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10:15 20 July
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EU recalls ambassador from Moscow as required sign of its solidarity with UK - Kremlin


The European Union has recalled Ambassador to Moscow Markus Ederer as required manifestation of its solidarity with the United Kingdom, Kremlin Spokesman Dmitry Peskov said in a televised interview with Mir channel on Saturday, APA reports quoting TASS.

 

"We understand that inside the European Union, inside NATO there are certain ‘parameters of solidarity’ and that is why the countries demonstrate this solidarity in such a way," Peskov said.

 

"Nevertheless, we pay attention to ‘artfully’ used wording. Nobody - neither the Great Britain nor Britain’s allies - chooses univocal wording so as to come forward with accusations against the Russian Federation," he noted. "In our opinion, that shows absurdity of the situation."

 

The Kremlin spokesman added that Russia’s attempts to assist in investigating the circumstances behind the Salisbury incident got nowhere.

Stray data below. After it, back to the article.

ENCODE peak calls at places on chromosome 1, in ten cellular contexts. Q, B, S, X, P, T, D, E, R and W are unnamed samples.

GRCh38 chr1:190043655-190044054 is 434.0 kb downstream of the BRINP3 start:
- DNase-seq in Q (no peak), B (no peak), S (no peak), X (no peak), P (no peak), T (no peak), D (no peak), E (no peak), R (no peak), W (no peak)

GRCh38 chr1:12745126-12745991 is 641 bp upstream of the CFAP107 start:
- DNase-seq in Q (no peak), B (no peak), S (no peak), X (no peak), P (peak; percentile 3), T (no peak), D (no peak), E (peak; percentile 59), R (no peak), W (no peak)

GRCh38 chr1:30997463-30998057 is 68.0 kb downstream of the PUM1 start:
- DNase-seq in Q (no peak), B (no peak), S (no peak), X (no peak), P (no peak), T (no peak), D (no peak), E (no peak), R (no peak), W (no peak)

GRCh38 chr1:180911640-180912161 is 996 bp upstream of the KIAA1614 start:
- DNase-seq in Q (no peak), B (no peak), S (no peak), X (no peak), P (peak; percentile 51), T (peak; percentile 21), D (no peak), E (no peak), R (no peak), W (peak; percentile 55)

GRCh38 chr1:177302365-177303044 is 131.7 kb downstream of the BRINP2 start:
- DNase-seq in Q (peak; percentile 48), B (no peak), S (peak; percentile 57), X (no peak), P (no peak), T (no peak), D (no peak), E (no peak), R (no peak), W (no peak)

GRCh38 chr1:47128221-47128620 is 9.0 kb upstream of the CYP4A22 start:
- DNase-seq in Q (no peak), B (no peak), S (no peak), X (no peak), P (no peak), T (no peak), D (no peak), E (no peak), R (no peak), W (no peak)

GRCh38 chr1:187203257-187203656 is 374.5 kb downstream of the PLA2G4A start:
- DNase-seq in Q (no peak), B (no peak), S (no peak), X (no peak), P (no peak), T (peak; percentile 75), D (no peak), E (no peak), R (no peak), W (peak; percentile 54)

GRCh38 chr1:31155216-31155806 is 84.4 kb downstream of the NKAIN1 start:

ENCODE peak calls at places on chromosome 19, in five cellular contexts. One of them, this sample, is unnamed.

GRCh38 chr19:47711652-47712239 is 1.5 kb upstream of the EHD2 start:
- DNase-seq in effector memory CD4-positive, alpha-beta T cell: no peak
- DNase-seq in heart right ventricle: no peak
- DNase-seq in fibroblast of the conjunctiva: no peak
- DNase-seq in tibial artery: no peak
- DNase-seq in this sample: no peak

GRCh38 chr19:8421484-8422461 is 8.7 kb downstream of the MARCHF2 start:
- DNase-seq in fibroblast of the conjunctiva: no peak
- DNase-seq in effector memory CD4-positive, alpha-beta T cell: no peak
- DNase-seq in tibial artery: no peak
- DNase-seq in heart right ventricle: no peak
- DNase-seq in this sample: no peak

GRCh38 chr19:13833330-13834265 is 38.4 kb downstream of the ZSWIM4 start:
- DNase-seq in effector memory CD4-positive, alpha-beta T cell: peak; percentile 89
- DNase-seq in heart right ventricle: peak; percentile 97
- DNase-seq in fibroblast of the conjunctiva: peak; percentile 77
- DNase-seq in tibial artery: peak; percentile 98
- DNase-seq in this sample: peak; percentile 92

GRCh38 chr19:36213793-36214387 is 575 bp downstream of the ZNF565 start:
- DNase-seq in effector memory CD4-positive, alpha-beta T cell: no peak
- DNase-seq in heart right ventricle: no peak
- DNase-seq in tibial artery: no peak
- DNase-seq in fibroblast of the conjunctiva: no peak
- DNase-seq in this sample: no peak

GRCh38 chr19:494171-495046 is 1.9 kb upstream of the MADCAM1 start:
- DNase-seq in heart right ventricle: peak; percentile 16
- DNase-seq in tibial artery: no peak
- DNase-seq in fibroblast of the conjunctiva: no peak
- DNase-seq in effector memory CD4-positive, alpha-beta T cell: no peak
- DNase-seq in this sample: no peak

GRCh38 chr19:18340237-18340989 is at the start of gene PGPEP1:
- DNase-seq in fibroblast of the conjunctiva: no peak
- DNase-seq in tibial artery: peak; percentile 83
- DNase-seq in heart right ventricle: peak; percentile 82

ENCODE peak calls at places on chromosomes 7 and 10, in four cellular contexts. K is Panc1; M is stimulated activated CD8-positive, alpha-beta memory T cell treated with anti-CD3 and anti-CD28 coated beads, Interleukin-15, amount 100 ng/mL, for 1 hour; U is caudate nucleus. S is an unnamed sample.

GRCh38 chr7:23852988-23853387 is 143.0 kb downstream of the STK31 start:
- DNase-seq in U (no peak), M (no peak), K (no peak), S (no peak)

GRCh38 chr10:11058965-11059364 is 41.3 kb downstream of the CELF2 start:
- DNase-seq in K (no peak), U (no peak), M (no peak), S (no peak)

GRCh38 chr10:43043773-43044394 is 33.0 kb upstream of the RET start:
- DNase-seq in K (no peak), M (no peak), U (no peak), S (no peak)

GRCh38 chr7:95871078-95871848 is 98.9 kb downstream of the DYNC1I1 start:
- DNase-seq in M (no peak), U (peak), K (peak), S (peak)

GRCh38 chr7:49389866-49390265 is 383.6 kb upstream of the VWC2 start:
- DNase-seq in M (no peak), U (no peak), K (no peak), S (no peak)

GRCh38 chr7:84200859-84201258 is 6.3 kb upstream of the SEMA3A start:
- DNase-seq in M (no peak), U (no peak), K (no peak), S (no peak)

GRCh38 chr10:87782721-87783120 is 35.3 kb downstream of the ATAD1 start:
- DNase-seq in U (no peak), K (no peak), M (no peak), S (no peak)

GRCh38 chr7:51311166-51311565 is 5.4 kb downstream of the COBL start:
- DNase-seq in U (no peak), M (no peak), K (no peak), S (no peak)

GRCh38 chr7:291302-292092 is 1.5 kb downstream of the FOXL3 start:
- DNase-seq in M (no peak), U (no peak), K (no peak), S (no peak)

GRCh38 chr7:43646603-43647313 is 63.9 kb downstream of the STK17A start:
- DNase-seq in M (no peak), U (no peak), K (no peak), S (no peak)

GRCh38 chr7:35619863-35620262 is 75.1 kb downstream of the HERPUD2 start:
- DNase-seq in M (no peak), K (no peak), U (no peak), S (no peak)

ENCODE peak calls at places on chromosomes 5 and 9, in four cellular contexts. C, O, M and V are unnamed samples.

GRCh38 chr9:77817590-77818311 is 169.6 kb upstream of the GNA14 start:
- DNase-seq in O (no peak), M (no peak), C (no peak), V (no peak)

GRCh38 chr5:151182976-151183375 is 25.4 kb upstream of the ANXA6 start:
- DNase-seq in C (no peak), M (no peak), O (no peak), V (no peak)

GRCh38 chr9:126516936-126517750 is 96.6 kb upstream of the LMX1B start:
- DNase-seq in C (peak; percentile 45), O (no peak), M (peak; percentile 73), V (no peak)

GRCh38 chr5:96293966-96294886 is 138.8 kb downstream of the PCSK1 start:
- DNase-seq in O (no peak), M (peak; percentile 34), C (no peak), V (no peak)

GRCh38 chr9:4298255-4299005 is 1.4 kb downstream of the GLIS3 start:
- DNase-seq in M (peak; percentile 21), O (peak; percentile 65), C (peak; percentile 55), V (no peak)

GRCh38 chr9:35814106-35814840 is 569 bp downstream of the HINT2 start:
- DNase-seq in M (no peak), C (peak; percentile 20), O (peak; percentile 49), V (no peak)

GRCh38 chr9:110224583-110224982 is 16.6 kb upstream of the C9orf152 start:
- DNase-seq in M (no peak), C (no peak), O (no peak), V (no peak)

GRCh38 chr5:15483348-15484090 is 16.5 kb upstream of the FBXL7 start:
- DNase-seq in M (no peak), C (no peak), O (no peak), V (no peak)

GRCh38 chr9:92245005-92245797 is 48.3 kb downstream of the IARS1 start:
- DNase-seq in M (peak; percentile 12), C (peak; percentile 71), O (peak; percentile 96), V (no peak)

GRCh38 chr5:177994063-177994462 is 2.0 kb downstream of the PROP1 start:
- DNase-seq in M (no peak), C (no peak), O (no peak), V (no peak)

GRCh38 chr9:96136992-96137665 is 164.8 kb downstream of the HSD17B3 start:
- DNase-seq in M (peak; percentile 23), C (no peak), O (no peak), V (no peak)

"Our intentions and attempts to explain anything at different levels stumble into the wall of misunderstanding and unwillingness to listen," Peskov said. "Simply speaking, the British ambassador would not come to the Foreign Ministry of the Russian Federation when people were sitting there ready to give answers to any questions."

 

On Friday, March 23, the European Union recalled its ambassador from Moscow for consultations. It was a first ever decision throughout the history of relations between the EU and Russia.

 

"We stand in unqualified solidarity with the United Kingdom in the face of this grave challenge to our shared security," the European Council said in a statement.

 

On March 4, former Russian military intelligence officer Sergei Skripal and his daughter Yulia were found unconscious on a bench near the Maltings shopping center in Salisbury. Police said they had been exposed to a nerve agent. Both are in the hospital in critical condition.

 

The UK accused Russia of being involved, but failed to produce any evidence. British Prime Minister Theresa May said it was "highly likely" that Russia was responsible for the attack on Skripal and his daughter. She identified the substance used in the attack as a Novichok nerve agent, developed in the Soviet Union. PM accused Russia of "an unlawful use of force" against her country. Russia has rejected all of the United Kingdom’s accusations.

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